My journey to #EdDucatingMRL began with the recognition of a thought, and the belief of what I see as an absolute. A keen awareness of the fact that I drink from a well that I did not dig was central to my decision to further my education. Unfortunately, all too often, our society is fast paced, me-centric, pull yourself up by the bootstraps. Many lose sight of the fact that we ALL are beneficiaries in some way, shape, or form of those who came before us.
I recognize that I have been a beneficiary of the time, energy, and effort put forth by others. A large part of my decision to get a terminal degree was rooted in my desire to equip myself with the body of knowledge, skills, and tool-set that will allow me to put myself in a position where I can have maximum impact on the lives of others. Namely, moving beyond ‘having a seat at the table’ to being able to set the agenda for what is discussed at the table.
The Experience…Is What It Is
As I type this, I find myself in the midst of the second semester of my first year of doctoral work. The experience thus far has been everything that I anticipated, expected, heard it would be – and more. This past semester and a half has been (and continues to be) exhilarating yet overwhelming, informative and eye opening, and yes, humbling, yet filled with experiences that leave you with a great sense of pride and accomplishment. If you are thinking about embarking on this journey, do so with an awareness of the fact that it is doable, but it is work.
You will read (a lot) and you will write (a lot). Additionally be prepared to think deeply and critically about what you know, understand, perceive, and believe. The process of participating in the construction of knowledge is a challenging task. Therefore, it cannot and should not be undertaken lightly. As a life-long learner, I revel in the opportunity to be engaged in the process of growth and development with my fellow learning associates as we walk down the road of becoming practitioner scholars. That being said, this process is a challenge nonetheless.
What’s Your Why?
One of the best pieces of advice I got prior to beginning this journey was having a good sense of my ‘why.’ Why did I want to do this, why now, and what was I looking for. I aspire to be a change agent. I hope to support others in being their best selves and doing their best work. Finally, I aspire to be in a position where I have the ability to effect and enact change on a macro level within my institution. While I am proud of the change that I have been able to bring about in the past in my previous institutions, I aspire to be in a leadership role that will allow me to have a greater level of influence in the foundational policies, practices, and procedures of my institution.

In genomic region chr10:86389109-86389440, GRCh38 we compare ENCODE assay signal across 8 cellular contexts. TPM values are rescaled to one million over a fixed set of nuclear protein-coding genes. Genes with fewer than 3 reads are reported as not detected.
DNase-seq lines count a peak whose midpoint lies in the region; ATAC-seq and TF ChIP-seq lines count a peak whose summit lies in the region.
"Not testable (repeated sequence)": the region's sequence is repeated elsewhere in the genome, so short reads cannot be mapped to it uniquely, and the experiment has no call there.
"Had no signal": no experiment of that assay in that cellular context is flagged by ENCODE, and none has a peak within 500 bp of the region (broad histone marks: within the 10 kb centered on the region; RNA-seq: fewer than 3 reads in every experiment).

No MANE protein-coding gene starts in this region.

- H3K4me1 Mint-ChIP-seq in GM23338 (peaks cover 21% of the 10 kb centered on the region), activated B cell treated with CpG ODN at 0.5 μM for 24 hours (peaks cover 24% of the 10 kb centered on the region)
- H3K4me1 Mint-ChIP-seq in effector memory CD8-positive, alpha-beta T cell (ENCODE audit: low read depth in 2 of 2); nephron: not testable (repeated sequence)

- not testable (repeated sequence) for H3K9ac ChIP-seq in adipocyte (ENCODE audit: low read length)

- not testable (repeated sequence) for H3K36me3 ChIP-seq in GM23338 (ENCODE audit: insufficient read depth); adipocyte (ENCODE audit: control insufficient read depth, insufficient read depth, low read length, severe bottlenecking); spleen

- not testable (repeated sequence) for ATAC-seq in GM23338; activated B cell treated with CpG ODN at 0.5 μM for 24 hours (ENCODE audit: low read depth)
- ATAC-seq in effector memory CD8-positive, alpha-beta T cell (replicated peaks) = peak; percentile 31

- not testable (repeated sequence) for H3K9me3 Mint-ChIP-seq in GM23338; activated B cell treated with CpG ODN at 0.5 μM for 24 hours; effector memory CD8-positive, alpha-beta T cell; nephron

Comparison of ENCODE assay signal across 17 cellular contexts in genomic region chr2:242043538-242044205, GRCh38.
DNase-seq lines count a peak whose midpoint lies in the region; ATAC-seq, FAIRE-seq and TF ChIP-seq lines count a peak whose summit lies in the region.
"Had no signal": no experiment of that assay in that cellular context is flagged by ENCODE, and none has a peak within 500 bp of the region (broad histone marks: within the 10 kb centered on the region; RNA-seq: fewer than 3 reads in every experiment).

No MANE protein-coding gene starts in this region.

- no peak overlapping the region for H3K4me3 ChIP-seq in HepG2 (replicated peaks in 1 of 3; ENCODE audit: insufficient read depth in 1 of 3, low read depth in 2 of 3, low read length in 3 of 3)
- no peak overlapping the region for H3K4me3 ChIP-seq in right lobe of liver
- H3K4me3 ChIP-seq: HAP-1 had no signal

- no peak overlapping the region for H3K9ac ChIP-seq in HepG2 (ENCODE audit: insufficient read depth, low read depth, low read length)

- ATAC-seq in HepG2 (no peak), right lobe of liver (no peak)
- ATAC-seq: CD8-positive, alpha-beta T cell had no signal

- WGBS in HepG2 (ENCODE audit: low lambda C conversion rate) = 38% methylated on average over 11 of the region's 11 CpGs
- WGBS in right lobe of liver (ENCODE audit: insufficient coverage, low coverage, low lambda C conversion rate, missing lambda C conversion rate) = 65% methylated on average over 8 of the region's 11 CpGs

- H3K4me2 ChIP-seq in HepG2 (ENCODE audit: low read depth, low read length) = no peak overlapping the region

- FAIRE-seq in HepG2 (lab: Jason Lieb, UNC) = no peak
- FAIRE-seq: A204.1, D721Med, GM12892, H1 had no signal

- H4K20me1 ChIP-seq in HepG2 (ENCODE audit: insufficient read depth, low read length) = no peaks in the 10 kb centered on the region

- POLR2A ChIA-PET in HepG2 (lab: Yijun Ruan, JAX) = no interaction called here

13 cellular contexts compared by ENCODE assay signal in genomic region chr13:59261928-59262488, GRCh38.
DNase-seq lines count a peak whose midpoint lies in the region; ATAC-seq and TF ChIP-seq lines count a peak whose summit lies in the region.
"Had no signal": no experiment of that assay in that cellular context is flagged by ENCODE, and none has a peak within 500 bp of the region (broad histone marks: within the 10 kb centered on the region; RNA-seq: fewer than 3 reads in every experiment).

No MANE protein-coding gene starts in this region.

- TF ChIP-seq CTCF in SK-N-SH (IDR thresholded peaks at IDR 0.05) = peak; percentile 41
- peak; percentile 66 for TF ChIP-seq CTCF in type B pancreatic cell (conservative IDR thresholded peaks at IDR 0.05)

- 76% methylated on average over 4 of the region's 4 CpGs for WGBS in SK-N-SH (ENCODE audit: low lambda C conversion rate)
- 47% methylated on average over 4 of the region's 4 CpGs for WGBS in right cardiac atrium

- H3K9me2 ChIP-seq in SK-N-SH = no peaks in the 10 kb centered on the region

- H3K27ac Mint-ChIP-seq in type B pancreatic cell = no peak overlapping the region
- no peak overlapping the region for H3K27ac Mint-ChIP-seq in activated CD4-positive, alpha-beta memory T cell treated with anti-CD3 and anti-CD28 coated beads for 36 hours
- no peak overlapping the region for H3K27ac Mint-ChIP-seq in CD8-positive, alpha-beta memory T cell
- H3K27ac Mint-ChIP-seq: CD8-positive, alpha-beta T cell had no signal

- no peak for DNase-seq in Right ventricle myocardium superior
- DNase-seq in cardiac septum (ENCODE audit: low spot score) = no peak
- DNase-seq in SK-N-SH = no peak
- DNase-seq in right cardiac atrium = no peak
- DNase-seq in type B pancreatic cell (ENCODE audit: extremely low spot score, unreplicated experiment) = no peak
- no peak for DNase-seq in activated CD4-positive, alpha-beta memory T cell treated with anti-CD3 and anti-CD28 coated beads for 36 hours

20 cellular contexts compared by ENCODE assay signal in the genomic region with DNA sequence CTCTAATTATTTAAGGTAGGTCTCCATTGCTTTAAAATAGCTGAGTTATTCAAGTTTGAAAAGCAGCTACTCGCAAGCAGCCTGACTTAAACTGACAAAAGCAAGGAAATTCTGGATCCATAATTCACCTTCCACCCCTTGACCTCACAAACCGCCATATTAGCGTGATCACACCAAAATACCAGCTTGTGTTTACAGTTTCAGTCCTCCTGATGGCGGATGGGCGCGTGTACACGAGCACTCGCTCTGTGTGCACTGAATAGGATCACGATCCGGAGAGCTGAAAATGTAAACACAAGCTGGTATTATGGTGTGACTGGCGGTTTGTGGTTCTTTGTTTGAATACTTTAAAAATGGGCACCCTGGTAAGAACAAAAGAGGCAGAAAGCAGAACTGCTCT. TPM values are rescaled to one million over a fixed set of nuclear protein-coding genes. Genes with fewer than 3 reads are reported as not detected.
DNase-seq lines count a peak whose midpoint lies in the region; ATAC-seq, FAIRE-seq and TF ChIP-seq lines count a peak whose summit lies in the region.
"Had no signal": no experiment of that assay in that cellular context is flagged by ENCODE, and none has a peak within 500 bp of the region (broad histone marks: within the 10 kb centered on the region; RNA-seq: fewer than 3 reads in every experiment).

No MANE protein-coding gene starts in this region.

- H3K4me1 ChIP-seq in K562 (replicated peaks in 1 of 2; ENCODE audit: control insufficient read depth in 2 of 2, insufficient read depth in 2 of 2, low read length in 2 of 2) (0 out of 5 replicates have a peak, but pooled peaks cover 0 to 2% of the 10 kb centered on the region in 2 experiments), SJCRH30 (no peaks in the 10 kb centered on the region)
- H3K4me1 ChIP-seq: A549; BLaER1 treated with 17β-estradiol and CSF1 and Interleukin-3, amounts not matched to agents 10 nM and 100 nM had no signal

Really. What’s Your Why?
Having a sense of this why has allowed me to stay focused and committed to the task at hand. During the doctoral process, I am balancing being a husband, dad to two daughters, full time student, full time director, supervisor and any number of other roles. My why has been an anchor to keep me grounded during late nights, early mornings, and some limited family time.
Some may disagree, but I’m a firm believer that getting a doctoral degree ‘for the sake of getting the paper’ is tenuous at best. At worst, it is an ill-informed reason to walk down this road. I concede that ‘getting the paper’ for the sake of it, can be a reason, but based on my experience and conversations with others, there needs to be a bit more why. You will invest a lot of time, energy and effort into this endeavor. My suggestion: have a good sense of why, and be able to articulate ‘what’ will happen or come as a result.
As a black male, I’m regularly inundated with messages about who and what I am, am not, can and cannot be. I am reminded that my sheer blackness can be seen as a threat. My presence alone can be seen as cause for concern. My ability to be articulate and have a mastery of the English language is considered uniquely impressive. Beyond some of the reasons I gave above, the process of #EdDucatingMRL is about me. But it is also about and represents so much more. It is about affirming my fellow brothers and my community. It’s about cultivating a new narrative. It is about preparing to challenge a system. It is an opportunity for me to fully and without hesitation Be.
This post is part of our #SADocsofColor series for March. The journey towards obtaining a doctorate degree is long and arduous. This series highlights the stories of those on that journey that identify as men and women of color; stories which aren’t always told and stories that are important.